16 JUNE 1995

We've had quite a lot of snow this week. It was so deep that we couldn't walk on top of it without sinking in. We put on our snow shoes for the very first time. It was quite weird. We felt like Daffy Duck walking around with tennis racquets strapped to our feet. I fell over a couple of times but Margie was okay.

There are only a few days to go until our Mid-Winter Party on the 21st of June which is fantastic. We have a fun day planned with feasting and entertainment.

We have some special treats that we packed for celebrations and we are really looking forward to eating them. For the Mid-Winter Party we have planned the following midday meal. For the entree we are going to have liver pate,caviar and Camembert cheese on biscuits. The soup course will be pea and ham soup. Then the main course which is one of my favourites, roast lamb with mint jelly. The roast will be served with Edgell's frozen broccoli, cauliflower and carrots. An exotic beverage will be served rare and precious 1994 cans of Pepsi Cola. Dessert will be plum pudding and custard, (I love custard. When I sailed around the world in BUTTERCUP I had a big stash of custard on board.) After this feast we will have hot chocolate with marshmallows floating on top and chocolate biscuits. Would your special feast include food like this if you were in Antarctica with us?

We will begin Mid-Winter's Day early with a phone call to the TODAY SHOW. They are going to link us up with a school and the class will be on television all around Australia. Be sure to get someone to make a video recording of Wednesday's TODAY SHOW on Channel 9 if your aren't able to watch it because you are either in school or travelling to school during that time of the morning. It is scheduled for 8:15 A.M. To make this television link Channel 9 sent a truck full of equipment to several different schools around Sydney. They took a survey from each school by trying to send a signal back to the Channel 9 studio from the truck. The signal is sent from an aerial that telescopes up almost 10 metres from the top of the truck. This aerial has to make line of sight contact with the very high television aerial at Channel 9 in Willoughby, NSW. A hill, a tree or a building can block the aerial's line of sight. The truck must also be able to get within 200 metres of the classroom. Of course, we have no television in Antarctica and we won't be able to see the program but you will see either a still photograph of us on tv or some of the actual video that we made in Antarctica in January this year. After that exciting morning talking to Australian students in a classroom decorated with YOUR MID-WINTER CARDS we will chat with 25 schools in New Zealand on our weekly conference call.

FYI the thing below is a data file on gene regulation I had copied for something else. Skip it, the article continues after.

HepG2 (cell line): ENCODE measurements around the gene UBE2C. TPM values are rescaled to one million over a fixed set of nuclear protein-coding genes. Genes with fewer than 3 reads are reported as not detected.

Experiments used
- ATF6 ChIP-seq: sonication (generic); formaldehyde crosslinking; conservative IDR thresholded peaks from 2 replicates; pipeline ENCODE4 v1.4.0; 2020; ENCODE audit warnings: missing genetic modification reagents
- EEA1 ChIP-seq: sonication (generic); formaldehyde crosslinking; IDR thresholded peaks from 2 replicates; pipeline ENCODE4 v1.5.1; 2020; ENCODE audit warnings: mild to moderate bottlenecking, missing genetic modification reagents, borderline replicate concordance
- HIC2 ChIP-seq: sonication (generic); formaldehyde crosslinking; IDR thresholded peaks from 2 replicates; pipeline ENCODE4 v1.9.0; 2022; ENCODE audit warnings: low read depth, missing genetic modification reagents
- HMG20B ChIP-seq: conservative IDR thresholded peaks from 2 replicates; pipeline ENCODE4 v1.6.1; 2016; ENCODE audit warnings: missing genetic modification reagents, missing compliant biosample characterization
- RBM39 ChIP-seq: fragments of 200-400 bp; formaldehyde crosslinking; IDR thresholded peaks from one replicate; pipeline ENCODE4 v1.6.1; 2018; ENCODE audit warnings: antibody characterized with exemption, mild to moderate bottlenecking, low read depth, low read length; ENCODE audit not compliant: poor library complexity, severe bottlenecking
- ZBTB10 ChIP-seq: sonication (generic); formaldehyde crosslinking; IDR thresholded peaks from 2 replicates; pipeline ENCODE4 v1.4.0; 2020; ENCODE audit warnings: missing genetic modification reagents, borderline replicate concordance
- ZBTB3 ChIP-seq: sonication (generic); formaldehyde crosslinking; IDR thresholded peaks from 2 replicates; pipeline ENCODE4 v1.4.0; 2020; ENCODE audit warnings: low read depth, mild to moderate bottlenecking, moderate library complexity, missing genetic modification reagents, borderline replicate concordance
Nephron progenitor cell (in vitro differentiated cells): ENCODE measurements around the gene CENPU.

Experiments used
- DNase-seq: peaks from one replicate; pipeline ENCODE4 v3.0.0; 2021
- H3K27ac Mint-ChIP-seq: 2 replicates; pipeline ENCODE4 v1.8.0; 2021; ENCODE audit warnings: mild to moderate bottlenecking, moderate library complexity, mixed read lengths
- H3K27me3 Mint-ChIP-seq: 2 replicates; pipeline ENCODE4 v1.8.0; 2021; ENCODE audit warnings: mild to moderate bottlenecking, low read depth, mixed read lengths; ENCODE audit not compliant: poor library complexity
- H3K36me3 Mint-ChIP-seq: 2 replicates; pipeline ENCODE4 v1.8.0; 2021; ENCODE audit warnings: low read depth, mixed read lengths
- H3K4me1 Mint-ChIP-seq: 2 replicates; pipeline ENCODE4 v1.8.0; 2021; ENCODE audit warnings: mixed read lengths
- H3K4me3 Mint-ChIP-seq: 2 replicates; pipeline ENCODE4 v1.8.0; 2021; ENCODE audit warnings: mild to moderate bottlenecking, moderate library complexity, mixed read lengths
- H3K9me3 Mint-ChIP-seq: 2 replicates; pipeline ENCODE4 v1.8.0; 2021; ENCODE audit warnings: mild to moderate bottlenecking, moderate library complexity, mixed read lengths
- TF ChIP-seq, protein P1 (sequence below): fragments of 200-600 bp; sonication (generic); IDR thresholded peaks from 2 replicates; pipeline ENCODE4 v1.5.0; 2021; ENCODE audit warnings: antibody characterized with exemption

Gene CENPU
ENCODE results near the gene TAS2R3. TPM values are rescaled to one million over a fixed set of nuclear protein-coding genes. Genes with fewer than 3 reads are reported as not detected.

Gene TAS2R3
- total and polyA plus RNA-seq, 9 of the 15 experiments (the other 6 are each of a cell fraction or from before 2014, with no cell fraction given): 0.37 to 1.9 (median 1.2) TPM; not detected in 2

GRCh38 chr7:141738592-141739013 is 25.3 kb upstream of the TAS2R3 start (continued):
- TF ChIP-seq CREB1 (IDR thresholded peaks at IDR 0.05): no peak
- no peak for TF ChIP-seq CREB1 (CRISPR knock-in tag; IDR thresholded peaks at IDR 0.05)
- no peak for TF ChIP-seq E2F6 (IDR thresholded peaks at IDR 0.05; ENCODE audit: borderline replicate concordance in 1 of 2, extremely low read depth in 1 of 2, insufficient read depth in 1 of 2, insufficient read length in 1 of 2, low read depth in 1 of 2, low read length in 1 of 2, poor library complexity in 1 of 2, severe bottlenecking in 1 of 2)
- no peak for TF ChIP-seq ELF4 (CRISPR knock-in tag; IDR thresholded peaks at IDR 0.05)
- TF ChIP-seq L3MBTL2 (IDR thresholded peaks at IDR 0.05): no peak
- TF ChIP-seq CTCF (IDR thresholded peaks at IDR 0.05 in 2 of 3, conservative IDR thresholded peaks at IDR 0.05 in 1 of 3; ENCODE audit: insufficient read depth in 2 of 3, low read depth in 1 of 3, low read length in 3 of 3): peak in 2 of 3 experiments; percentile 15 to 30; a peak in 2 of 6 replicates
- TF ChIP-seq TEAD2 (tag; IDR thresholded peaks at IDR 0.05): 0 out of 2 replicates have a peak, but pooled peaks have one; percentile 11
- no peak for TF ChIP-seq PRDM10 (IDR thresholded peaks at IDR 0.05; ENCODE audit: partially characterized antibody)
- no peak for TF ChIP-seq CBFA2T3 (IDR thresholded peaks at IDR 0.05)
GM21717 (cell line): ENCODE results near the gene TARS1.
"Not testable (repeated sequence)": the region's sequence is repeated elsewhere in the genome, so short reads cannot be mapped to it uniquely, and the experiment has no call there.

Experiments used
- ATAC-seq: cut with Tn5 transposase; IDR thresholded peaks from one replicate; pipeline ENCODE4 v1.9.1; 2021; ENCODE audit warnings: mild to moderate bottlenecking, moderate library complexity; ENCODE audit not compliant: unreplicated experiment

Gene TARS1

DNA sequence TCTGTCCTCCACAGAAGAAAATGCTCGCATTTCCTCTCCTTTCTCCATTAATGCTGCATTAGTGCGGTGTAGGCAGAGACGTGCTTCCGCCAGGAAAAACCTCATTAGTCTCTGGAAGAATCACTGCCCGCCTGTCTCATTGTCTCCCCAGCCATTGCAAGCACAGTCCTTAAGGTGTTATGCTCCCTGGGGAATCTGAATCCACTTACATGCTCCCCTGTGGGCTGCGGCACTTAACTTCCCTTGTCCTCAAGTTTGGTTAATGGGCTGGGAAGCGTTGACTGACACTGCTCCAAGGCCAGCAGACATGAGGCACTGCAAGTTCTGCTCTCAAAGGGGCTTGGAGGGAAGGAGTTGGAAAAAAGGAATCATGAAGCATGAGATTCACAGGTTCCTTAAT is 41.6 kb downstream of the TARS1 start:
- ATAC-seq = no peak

We have really enjoyed hearing about all the Mid-Winter Cards we are receiving. It makes us feellike we aren't all alone. Thanks to everyone who has sent us a card or poster. It's very hard for Margie and I to answer all your letters but our office is reading them to us over the phone which is a lot of fun so thanks very much. A special thanks to Birdwood Primary School in South Australia, Dalmain Public School in West Australia and Roseville Primary and Middle Harbour Public Schools in New South Wales who have sent us some really creative cards. We heard this week that quite a few New Zealand schools are building mock ups of Gadget Hut to see how big it is. That sounds like a great idea and a lot of fun. Maybe you could send us a photo or two so that when we get back to Australia we can look at the photos and see exactly what you're up to. Some schools are sleeping over at school on the 21st of June to experience what we're going through here and we look forward to speaking to some of you on the telephone that night.

We spoke to the New Zealand's Scott Base in Antarctica today to wish them well for Mid-Winter and to say hello to Scotty, their cook. We found out that their Mid-Winter air drop by Hercules aircraft from Christchurch, New Zealand arrived that day. It dropped 40 parcels each weighing almost 500 kilograms! The parcels were filled with fresh food, Christmas presents and mail. The bad news was that five or six of the parachutes didn't open. Some of the fresh food got smashed on the ice. It was really great to chat with them and to our surprise, it turned out that they'd been receiving our weekly journal! They knew all about us and we had a lot of laughs on the telephone. They have been experiencing calms instead of strong winds like we have but they have had no sun and no light at all for many months now.